The second day of Vaivenes brought was perhaps the most daring show of the series so far this week. Little by little, the audience is understanding that this is a different kind of undertaking, far removed from triteness and prejudice, with a clear intention of addressing flamenco’s own historical demand for the avant-garde.
Text: Juan Diego Martín Cabeza
NOSTALGIA FOR THE FUTURE
Dance: Belén Maya y Juan Carlos Lérida (guest artist) Actor: David Montero Guitar: José Luis Rodríguez Cante: Rosario la Tremendita Dj: David J. Fonseca
Belén Maya has her own expressive language. A language she seeks out and embraces. A personal language that belongs to her time.
A special aura of melancholy is present throughout this work, as if longing for something lost or which has yet to come. It is a work made of memories (are memories something we have, or have lost?), with bits of flamenco history in a netherworld halfway between fake tradition and an uncharted future. Again and again the artists-actors-dancers glance anxiously away from the stage which at times is comforting, at others moving. I have the feeling this show is defending flamenco from its stubborn defenders. This is as necessary as painting a moustache on the Mona Lisa. It’s healthful. Indispensable.
In the first number La Tremendita sang the lovely tangos de la Penca for a sensual dance full of Granada arabesques and Belén’s personal touches. This is the most classic number, a kind of mirage that is constantly repeated, like a scratched record; the dancer resists repetition and easy applause. In the end, the dance is catharsis for artist and audience alike.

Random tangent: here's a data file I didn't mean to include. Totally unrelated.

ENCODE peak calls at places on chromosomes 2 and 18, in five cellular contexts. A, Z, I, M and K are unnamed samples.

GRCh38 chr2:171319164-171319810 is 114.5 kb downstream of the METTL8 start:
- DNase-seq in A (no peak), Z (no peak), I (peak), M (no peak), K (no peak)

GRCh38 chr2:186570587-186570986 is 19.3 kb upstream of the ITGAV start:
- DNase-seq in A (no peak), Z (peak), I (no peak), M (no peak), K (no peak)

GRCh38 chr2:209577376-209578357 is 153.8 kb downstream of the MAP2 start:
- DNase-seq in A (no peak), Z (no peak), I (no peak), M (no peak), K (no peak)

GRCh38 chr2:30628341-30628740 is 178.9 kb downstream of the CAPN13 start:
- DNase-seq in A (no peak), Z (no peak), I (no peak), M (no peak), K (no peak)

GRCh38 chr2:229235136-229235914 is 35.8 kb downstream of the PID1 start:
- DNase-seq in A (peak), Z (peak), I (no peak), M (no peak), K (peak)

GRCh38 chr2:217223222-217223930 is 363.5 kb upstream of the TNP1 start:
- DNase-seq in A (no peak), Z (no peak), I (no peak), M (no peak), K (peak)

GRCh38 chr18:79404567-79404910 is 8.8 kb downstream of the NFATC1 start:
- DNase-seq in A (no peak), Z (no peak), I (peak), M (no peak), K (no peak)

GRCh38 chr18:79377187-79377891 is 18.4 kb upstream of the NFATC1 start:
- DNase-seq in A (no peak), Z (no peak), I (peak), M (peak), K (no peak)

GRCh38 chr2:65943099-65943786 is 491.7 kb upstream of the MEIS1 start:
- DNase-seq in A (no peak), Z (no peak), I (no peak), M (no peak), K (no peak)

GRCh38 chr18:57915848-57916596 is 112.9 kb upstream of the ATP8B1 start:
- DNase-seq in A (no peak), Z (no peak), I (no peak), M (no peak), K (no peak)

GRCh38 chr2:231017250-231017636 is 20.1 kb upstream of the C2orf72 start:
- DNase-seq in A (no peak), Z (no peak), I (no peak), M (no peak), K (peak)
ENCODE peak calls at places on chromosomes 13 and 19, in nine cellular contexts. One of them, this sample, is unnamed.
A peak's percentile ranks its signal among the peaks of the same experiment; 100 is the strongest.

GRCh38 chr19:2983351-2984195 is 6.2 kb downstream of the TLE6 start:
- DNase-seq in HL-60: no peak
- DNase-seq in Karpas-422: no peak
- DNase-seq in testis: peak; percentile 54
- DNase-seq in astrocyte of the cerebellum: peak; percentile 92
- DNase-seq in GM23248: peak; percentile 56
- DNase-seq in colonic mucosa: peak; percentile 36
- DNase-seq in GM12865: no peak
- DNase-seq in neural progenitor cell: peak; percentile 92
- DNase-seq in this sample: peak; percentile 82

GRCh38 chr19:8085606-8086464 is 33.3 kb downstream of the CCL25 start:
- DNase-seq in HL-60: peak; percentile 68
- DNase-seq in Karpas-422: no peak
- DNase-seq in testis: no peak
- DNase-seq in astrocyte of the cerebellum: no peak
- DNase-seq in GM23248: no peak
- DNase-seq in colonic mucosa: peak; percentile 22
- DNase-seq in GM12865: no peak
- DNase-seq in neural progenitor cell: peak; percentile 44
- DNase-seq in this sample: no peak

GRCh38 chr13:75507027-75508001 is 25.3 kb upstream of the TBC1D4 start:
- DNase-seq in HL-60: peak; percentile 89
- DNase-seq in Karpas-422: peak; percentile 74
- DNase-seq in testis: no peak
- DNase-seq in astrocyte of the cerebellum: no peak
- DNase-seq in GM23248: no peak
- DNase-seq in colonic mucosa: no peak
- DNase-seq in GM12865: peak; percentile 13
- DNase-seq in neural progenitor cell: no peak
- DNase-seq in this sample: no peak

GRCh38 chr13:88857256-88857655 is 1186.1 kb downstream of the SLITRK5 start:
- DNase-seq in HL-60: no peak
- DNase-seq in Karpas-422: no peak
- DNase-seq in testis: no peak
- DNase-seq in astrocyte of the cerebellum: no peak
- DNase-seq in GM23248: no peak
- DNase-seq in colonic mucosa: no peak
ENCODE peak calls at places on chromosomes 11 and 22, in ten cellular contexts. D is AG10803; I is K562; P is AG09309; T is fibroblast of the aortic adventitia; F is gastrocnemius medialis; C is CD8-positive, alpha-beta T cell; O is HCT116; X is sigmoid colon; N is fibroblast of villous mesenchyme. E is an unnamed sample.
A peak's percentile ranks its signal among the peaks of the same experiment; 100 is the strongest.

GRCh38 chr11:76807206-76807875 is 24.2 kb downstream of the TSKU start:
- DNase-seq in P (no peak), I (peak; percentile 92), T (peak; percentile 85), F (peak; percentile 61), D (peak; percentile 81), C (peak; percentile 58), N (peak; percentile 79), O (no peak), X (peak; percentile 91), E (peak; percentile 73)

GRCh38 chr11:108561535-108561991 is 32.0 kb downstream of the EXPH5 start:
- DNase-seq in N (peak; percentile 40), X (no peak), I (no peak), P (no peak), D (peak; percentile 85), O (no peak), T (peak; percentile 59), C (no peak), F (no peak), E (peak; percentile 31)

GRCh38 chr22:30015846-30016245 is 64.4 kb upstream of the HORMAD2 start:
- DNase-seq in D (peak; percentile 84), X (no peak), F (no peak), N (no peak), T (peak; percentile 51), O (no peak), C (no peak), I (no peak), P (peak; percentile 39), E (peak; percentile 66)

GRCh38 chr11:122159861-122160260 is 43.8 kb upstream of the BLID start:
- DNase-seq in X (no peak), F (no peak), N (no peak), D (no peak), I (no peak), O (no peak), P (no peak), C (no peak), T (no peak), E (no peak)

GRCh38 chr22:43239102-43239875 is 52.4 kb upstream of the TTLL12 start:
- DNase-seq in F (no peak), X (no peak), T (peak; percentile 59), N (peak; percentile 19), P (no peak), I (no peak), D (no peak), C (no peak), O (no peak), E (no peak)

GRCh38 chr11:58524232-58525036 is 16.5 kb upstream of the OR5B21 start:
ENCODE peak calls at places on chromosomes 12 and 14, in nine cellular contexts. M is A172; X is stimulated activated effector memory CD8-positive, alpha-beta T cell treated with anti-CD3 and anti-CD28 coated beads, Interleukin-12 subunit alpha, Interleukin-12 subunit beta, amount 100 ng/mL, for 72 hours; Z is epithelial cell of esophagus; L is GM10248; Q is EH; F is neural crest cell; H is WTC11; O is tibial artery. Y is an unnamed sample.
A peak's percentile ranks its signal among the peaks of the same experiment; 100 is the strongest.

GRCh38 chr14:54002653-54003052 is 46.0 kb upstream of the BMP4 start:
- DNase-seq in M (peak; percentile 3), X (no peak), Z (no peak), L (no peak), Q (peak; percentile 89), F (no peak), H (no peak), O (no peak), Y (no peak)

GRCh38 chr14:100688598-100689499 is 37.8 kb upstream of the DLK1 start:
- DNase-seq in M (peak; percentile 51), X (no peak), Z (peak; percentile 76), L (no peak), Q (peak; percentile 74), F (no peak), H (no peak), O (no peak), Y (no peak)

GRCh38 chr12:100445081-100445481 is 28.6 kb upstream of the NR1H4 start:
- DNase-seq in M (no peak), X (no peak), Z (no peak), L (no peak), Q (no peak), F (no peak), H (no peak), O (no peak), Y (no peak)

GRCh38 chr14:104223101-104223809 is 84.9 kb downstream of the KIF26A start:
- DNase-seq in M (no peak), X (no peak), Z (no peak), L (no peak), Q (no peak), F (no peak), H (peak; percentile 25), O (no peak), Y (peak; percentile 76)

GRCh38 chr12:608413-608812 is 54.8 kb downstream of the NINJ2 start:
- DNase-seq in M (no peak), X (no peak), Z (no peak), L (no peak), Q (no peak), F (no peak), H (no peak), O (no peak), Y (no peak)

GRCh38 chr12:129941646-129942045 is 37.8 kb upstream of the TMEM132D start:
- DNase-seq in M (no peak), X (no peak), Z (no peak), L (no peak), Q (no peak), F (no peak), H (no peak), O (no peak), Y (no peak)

Then, soleá sung by Tremendita and danced by Juan Carlos Lérida, ultra slow, the slowest I have ever seen or heard, at 200 emotions per hour. Impossible to be slower…only death is slower.
Next, two dancers and an actor, introduced by a cabal of Silverio impressively interpreted by Rosario la Tremendita. This wonderful singer is demonstrating just how good she is. The piece is three people, a composition, a picture that breaks from the straight-laced symmetry we’re accustomed to. And at that precise creative moment, thanks to a splendid sound mixer, the voices of Antonio Mairena and Anica la Periñaca among others recreate a symbolic gathering.
The theatrical angle is based on that nostalgia of things to come, which at the same time appears as nostalgia for things lost…invented memories which were never one’s own. A father who loved flamenco and whose singing is remembered as having been heard from behind a door, or who is imagined as having overheard great singers from the room next door. It’s this sort of nostalgia Juan Carlos Lérida feeds on for one of the most beautiful compositions in the history of flamenco: the rondeña of Ramón Montoya. At the same time, Juan Carlos Lérida’s tragic dance unfolds.
The show loses some of its likely intention of being intimate. It needs to be drawn in on such a large stage, surrounded by the towers of the castle that added so much to Barón’s staging the day before. Stage elements are lacking. Tremendita and Rodríguez were able to solve some problems with the mikes, turning the moment into a moving transgression of technical theatrical boundaries. All in all, it’s good for flamenco and for audiences that works such as these finally break out of standard closed spaces with limited attendance, to be seen at other venues.